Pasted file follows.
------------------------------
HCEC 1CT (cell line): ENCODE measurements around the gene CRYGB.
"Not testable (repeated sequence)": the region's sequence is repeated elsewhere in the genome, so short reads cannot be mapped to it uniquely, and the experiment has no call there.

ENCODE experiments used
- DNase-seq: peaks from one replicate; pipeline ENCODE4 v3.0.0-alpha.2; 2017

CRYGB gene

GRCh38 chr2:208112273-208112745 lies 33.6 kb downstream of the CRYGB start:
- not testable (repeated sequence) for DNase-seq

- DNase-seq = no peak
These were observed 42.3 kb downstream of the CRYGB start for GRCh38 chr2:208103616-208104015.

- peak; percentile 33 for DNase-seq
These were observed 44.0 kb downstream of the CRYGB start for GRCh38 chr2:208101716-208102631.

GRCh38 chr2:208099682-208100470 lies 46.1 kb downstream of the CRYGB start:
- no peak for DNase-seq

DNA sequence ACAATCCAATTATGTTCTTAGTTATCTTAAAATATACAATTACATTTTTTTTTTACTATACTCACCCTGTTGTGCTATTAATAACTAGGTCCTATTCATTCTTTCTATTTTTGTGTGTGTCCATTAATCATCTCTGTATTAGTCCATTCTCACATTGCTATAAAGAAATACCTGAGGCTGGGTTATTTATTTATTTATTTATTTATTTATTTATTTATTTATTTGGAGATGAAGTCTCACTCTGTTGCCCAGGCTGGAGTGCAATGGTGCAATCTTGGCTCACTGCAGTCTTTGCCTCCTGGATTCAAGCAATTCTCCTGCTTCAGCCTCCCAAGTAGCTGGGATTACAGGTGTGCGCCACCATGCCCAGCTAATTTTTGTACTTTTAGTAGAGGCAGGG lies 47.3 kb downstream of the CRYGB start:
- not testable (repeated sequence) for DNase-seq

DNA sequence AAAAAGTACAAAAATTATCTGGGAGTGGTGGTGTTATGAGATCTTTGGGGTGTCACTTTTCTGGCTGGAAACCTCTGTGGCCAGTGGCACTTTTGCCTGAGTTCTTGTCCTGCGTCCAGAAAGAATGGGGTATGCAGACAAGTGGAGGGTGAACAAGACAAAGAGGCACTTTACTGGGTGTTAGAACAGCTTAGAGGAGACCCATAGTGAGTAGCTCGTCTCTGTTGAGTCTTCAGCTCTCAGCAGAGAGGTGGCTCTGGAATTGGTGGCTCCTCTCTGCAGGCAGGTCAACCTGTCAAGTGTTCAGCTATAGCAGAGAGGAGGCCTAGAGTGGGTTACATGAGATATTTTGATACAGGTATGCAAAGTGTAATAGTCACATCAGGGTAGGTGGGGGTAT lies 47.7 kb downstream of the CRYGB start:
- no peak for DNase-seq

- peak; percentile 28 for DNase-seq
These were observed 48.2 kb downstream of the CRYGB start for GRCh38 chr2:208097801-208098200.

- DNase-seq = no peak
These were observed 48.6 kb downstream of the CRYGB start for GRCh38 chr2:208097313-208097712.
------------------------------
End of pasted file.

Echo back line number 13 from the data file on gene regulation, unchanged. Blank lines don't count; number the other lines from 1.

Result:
- no peak for DNase-seq